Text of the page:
The Halls of Waiting
The Sable Afterlife System
The underlying Sable Universe runs on approximately Christian lines, following the long-held beliefs of King Robert, although throughout Sable’s lands, and often elsewhere, there is a religious freedom which allows a number of different belief structures and faiths to exist.
However, whatever their specific beliefs, when an individual within the Luxor System dies, be they from the lands of Sable, those of the Reich or any of the myriad neutral Shadows across the universes, their soul is sent to the Halls of Waiting, from whence they pass to the next stage of their existence. The Halls are located – if located is really the correct word in a metaphysical sense – beyond the Sky Realms of Argent, and with the exception of King Robert, they cannot be reached by the living except in the most unusual of circumstances, and then only astrally, rather than physically.
In form, the Halls appear as a single, gothic cathedral-style building on the outside. They are approached down a short stone pathway and surrounded by ghostly lawns and shrubs which fade off into mist after about fifty feet. Inside are countless, seemingly colourless chambers, the ceilings disappearing into mist above them, and within these the walls are lined with shelves of Ledgers. The chambers all link through to others, and to someone who doesn’t know the geography of the place, it feels like an endless maze. In each one will usually be found what appear to be more or fewer bundles of light, varying in brightness depending on the soul they represent. The overall atmosphere is usually calm and restful, although at times of rare and great calamity, it can appear more frenzied.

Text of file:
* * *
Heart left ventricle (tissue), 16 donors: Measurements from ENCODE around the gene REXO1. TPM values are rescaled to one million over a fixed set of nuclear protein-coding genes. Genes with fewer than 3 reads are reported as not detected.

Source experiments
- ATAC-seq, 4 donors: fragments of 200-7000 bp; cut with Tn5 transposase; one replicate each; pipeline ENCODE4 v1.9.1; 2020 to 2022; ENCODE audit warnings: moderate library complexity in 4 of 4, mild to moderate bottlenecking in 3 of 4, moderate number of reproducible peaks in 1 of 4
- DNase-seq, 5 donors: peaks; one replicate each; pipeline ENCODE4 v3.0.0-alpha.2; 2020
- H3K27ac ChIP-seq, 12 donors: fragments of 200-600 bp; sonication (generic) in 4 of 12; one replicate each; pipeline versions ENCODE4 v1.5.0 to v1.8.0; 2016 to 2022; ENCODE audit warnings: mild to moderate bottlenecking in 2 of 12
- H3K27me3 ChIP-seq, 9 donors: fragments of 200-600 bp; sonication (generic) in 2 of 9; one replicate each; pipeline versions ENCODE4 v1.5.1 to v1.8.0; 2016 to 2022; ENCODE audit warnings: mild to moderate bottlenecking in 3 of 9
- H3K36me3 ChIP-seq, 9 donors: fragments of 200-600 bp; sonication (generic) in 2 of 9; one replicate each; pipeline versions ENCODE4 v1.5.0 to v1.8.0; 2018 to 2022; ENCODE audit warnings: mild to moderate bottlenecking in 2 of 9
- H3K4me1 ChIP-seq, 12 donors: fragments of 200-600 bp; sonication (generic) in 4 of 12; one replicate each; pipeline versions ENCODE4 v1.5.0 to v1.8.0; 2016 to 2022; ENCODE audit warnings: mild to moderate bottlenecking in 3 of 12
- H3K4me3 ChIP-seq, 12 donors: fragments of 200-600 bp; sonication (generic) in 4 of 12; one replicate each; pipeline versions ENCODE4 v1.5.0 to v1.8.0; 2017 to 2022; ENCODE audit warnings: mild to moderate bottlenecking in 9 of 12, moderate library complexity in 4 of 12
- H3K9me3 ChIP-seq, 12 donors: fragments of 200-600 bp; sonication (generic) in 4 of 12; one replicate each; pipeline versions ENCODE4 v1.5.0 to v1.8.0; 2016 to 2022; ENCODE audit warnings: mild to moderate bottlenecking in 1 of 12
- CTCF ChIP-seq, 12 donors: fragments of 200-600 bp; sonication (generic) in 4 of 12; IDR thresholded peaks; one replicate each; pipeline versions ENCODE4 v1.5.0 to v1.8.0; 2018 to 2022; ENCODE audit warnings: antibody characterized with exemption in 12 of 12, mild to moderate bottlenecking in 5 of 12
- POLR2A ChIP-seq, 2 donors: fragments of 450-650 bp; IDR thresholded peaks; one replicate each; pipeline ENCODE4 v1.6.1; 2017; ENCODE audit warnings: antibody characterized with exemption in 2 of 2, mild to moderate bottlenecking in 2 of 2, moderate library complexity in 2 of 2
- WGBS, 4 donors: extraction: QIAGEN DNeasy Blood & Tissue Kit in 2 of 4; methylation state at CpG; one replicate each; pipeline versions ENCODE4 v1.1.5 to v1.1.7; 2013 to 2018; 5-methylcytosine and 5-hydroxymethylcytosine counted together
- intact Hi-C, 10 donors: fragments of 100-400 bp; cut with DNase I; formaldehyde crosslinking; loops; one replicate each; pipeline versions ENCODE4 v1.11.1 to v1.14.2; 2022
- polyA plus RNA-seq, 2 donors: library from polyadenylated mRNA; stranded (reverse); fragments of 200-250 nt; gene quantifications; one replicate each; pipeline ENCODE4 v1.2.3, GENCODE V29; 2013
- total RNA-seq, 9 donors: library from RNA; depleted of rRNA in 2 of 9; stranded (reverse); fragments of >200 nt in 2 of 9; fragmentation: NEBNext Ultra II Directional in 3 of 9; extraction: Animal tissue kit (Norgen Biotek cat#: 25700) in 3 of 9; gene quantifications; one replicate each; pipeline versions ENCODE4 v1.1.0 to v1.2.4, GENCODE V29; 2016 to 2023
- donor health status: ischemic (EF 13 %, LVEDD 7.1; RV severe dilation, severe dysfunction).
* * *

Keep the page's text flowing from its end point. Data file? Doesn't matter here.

The lives of those within the Luxor System are recorded in the Ledgers kept in the Halls of Waiting, and once the soul passes there, the records are consulted by beings known as the Clerks – semi-corporeal humanoids whose purpose is to guide the dead to their ultimate destination, according to the beliefs by which they lived. From there, they will pass on to their final destination, be it heaven, hell (or the equivalent in their various belief structures), somewhere in between, or be sent back to the material world to be reincarnated for another turn on the Wheel of Life.
With some difficulty – and most likely needing the assistance of a Clerk – an astral visitor may be able to identify an individual soul, and with concentration, cause it’s representation within the Halls to resemble its original form, although communication with it is probably all they will manage to achieve, unless they have some very interesting abilities.
The Master of the Halls is Chief Clerk Athanasius, a being as old as Sable itself, who guides both the other Clerks and the souls who come for judgement. King Robert, himself, is a very occasional visitor, but when he is there, the Clerks consider him their Lord, and treat him with respect above and beyond what might be expected for a human monarch.